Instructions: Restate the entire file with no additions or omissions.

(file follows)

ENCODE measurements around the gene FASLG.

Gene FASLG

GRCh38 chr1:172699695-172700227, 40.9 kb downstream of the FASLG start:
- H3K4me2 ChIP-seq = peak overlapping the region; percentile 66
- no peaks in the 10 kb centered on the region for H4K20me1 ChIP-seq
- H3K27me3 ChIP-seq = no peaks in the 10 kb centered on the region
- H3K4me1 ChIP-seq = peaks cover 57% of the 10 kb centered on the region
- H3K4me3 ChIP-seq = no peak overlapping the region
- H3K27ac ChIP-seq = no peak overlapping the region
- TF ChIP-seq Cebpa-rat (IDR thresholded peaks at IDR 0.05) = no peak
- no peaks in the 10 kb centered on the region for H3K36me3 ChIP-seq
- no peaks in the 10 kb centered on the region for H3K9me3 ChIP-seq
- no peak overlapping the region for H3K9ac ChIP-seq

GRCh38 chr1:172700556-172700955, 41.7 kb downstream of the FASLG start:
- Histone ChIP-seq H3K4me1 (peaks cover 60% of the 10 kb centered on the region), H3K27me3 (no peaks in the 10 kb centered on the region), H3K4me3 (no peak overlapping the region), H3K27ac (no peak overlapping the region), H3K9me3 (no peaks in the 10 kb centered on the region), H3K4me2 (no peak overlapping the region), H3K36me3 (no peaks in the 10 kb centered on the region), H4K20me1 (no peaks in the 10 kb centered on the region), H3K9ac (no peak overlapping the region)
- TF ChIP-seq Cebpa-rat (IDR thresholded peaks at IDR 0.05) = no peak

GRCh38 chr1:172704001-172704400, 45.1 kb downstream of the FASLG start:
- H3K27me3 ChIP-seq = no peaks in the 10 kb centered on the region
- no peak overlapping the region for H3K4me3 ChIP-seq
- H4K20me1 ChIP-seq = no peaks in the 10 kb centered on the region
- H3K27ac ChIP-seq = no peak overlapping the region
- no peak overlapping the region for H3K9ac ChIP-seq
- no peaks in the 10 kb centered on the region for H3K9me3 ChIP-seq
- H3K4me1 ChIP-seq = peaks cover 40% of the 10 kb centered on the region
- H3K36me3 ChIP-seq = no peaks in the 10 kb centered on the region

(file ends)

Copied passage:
ENCODE measurements around the gene FASLG.

Gene FASLG

GRCh38 chr1:172699695-172700227, 40.9 kb downstream of the FASLG start:
- H3K4me2 ChIP-seq = peak overlapping the region; percentile 66
- no peaks in the 10 kb centered on the region for H4K20me1 ChIP-seq
- H3K27me3 ChIP-seq = no peaks in the 10 kb centered on the region
- H3K4me1 ChIP-seq = peaks cover 57% of the 10 kb centered on the region
- H3K4me3 ChIP-seq = no peak overlapping the region
- H3K27ac ChIP-seq = no peak overlapping the region
- TF ChIP-seq Cebpa-rat (IDR thresholded peaks at IDR 0.05) = no peak
- no peaks in the 10 kb centered on the region for H3K36me3 ChIP-seq
- no peaks in the 10 kb centered on the region for H3K9me3 ChIP-seq
- no peak overlapping the region for H3K9ac ChIP-seq

GRCh38 chr1:172700556-172700955, 41.7 kb downstream of the FASLG start:
- Histone ChIP-seq H3K4me1 (peaks cover 60% of the 10 kb centered on the region), H3K27me3 (no peaks in the 10 kb centered on the region), H3K4me3 (no peak overlapping the region), H3K27ac (no peak overlapping the region), H3K9me3 (no peaks in the 10 kb centered on the region), H3K4me2 (no peak overlapping the region), H3K36me3 (no peaks in the 10 kb centered on the region), H4K20me1 (no peaks in the 10 kb centered on the region), H3K9ac (no peak overlapping the region)
- TF ChIP-seq Cebpa-rat (IDR thresholded peaks at IDR 0.05) = no peak

GRCh38 chr1:172704001-172704400, 45.1 kb downstream of the FASLG start:
- H3K27me3 ChIP-seq = no peaks in the 10 kb centered on the region
- no peak overlapping the region for H3K4me3 ChIP-seq
- H4K20me1 ChIP-seq = no peaks in the 10 kb centered on the region
- H3K27ac ChIP-seq = no peak overlapping the region
- no peak overlapping the region for H3K9ac ChIP-seq
- no peaks in the 10 kb centered on the region for H3K9me3 ChIP-seq
- H3K4me1 ChIP-seq = peaks cover 40% of the 10 kb centered on the region
- H3K36me3 ChIP-seq = no peaks in the 10 kb centered on the region